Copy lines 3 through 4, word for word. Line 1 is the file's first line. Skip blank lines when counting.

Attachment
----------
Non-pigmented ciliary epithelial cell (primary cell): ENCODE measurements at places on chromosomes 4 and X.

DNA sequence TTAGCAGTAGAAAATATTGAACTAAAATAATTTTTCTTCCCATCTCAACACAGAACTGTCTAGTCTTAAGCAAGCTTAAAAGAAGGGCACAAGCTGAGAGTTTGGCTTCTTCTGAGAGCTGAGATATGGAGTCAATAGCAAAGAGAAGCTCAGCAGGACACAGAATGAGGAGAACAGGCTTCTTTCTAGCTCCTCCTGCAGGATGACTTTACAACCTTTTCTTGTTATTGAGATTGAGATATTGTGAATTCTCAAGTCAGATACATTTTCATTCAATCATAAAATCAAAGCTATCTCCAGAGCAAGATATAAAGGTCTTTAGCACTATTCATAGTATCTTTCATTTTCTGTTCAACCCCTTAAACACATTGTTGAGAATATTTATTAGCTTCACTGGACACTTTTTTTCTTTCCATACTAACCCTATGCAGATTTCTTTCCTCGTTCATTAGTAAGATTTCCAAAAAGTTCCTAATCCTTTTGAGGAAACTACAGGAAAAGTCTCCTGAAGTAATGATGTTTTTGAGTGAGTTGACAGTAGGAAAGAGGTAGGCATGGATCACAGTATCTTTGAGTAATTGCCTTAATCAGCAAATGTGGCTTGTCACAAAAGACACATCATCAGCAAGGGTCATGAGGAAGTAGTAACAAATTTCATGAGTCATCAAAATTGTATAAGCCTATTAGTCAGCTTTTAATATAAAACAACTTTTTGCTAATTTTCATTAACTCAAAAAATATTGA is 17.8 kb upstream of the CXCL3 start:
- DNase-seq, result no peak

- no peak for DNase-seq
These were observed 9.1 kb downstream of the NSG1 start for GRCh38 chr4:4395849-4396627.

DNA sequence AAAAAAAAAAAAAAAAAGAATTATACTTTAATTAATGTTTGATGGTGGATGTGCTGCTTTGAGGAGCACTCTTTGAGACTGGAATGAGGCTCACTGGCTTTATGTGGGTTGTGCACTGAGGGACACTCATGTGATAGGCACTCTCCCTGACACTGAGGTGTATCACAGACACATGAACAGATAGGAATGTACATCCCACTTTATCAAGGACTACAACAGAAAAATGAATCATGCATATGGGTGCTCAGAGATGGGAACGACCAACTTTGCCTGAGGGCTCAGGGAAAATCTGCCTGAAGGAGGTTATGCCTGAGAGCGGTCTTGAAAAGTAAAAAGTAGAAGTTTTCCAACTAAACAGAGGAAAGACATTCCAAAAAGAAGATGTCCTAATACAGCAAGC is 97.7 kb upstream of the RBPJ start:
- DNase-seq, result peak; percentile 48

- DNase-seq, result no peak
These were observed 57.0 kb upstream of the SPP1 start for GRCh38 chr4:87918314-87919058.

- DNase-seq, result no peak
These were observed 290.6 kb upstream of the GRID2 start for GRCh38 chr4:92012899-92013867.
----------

- DNase-seq, result no peak

- no peak for DNase-seq